It’s all change in Argentina, where Telecom Argentina and Cablevision closed their high-profile merger on January 1, 2018. This deal marks the latest in a long line of notable telecom developments since Mauricio Macri was elected president in November 2015.
Regulatory reshuffles, spectrum auctions, pay-TV permits, and MVNO licensing have all come to the fore in recent years. We’ve compiled five key developments that capture the shift in Argentinian telecommunications.
Argentinian telecom regulator ENACOM was formed through the merger of the Federal ICT Authority (AFTIC) and the Federal Authority of Audiovisual Communication Services in November 2015. This represented one of the first major actions of the Macri Administration, which has paved the way for a number of sweeping changes.
AFTIC’s tenure was especially short-lived, as it was only created in December 2014 to replace the National Communications Commission and the Ministry of Communications. Since its inception, ENACOM has proven to be a proactive presence, authorizing takeovers and freeing up spectrum for competitive tenders.
One of the final significant acts by the previous regulatory regime was to stage a multi-band 4G spectrum auction in October 2014. This generated bids totaling $2.23 billion. An auction of returned 850MHz and 1900MHz spectrum alongside new 1700MHz 4G frequencies was originally slated to take place as early as 2010, only to be abandoned by the government in 2012, before finally taking place in 2014.
ENACOM has been more proactive in freeing up frequencies. It staged its first spectrum tender in mid-2017, distributing frequencies in the 2500MHz-2690MHz (2.5GHz) range to local cellcos Personal, Claro, and Movistar.
Going forward, an auction of 600MHz spectrum is now expected to take place later in 2018, as soon as the band is freed up by the nation’s broadcasters.
Although the previous regulatory authority paved the way for the widespread introduction of MVNOs in Argentina back in 2014, no would-be virtual operators emerged in the ensuing months.
Indeed, ENACOM tweaked the licensing conditions in May 2016, prompting a flood of applications from the likes of Virgin Mobile Argentina (August 2016), Buenos Aires-based cableco TeleCentro (May 2016), domestic media firm Teledifusora (April 2017), regional cooperative representative Camara de Cooperativas de Telecomunicaciones (Catel – December 2017), and small-scale cable operator Supercanal (January 2018).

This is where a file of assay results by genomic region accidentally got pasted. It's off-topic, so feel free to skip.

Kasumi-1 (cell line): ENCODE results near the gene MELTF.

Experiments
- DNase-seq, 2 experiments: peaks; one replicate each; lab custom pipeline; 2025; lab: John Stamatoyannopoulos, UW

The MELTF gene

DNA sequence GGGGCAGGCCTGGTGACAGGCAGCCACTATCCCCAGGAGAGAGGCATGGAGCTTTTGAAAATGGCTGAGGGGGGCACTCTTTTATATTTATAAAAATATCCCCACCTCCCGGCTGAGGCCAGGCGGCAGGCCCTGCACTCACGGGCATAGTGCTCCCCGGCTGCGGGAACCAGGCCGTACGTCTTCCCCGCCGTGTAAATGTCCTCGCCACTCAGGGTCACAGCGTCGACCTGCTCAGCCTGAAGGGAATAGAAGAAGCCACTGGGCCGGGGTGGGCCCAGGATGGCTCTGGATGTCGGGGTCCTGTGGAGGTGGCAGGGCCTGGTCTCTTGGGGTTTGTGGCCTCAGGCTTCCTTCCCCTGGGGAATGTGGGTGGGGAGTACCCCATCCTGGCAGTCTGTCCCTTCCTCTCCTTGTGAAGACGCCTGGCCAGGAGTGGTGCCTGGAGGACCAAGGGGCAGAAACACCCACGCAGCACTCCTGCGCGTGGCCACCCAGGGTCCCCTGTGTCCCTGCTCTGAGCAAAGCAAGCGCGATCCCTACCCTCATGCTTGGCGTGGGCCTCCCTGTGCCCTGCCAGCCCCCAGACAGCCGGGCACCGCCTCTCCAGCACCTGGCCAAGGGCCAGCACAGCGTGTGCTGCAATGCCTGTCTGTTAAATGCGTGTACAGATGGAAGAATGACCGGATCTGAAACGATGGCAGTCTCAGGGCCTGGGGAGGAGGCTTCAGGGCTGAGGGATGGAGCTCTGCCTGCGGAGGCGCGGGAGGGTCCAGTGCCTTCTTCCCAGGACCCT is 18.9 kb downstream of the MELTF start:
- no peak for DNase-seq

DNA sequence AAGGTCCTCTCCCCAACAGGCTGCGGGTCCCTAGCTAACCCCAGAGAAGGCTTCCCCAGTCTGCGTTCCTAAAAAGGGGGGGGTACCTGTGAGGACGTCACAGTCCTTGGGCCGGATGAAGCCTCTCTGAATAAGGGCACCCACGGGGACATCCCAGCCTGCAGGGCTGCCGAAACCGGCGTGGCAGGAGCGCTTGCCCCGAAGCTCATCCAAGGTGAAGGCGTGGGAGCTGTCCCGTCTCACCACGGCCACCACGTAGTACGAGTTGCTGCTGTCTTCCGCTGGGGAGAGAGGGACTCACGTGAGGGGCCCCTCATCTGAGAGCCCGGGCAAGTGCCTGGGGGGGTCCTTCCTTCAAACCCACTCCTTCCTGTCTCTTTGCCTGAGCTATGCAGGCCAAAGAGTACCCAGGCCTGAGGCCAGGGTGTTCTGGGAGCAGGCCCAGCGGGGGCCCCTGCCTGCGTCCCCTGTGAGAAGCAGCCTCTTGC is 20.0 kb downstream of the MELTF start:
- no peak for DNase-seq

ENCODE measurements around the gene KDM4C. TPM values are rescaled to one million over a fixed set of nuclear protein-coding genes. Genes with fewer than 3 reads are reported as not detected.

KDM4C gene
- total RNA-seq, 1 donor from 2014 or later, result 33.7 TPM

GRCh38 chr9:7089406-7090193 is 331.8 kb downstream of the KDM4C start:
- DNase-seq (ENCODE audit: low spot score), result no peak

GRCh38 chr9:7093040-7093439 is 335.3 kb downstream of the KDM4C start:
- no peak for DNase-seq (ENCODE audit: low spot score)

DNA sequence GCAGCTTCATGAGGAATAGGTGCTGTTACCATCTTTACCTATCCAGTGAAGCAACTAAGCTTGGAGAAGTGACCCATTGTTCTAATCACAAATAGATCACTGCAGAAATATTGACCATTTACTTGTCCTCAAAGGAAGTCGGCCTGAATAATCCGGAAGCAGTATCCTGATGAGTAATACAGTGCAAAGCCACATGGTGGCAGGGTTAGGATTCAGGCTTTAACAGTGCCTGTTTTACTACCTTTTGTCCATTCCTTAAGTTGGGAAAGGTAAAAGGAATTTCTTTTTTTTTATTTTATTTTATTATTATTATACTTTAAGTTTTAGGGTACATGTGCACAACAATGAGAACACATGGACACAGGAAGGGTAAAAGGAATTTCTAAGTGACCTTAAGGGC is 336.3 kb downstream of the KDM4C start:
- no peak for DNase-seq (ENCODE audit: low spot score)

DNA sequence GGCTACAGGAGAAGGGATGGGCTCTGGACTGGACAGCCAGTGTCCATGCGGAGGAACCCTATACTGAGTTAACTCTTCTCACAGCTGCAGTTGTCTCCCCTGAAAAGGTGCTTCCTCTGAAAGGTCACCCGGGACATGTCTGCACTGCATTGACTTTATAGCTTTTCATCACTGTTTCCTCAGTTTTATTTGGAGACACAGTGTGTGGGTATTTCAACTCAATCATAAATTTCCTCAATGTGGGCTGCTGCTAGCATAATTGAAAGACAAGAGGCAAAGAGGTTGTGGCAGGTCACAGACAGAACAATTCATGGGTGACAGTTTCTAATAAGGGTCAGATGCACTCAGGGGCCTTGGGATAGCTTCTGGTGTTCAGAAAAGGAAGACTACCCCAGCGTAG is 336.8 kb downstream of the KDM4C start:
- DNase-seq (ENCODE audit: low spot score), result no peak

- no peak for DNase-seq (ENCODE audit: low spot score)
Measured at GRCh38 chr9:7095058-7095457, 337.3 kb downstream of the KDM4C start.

Although no commercial launches have come to fruition, it’s now only a matter of time.
ENACOM demonstrated its openness toward mergers and acquisitions within a matter of months, when it approved the previously-denied acquisition of Nextel Argentina by media conglomerate Grupo Clarin in early 2016.
There had been bad blood between Clarin and the Fernandez de Kirchner administration in previous years, thwarting its progress, but the company was now free to pursue an acquisitive strategy. The most notable deal of recent years was announced in June 2017, when Clarin agreed to merge its Cablevision unit with Telecom Argentina. After a thorough review, ENACOM gave the deal the green light in December 2017.
As the post-merger telecom landscape is slowly reconfigured, more takeover deals are expected to come to fruition.
The ability to offer pay-TV services had long been a bone of contention for Argentina’s “Big Three”—Telecom Argentina, Claro, and Movistar—all of which already offered mobile, broadband, and fixed line services.
In July 2008 the Supreme Court upheld a ban preventing telcos from offering pay-TV services. The long-awaited Argentina Digital Law, which was passed in December 2014, paved the way for change, but not until in January 2018. As such, it was ENACOM that pushed the plans through. The Telecom-Cablevision tie-up paved the way for Telecom to enter the pay-TV sector. Within a matter of days, ENACOM had issued Claro and Movistar with the requisite licenses to begin their respective preparations.
Tom Leins is a Senior Research Analyst for TeleGeography’s GlobalComms Database. Based out of the company’s UK office, he also contributes to the company’s daily CommsUpdate newsletter, which includes his popular weekly MVNO Monday round-up. MVNO industry aside, Tom has developed a strong specialization in the U.S., Latin America, and the Caribbean, tracking mergers and acquisitions, spectrum auctions, regulatory developments, market opportunities, and growth trends.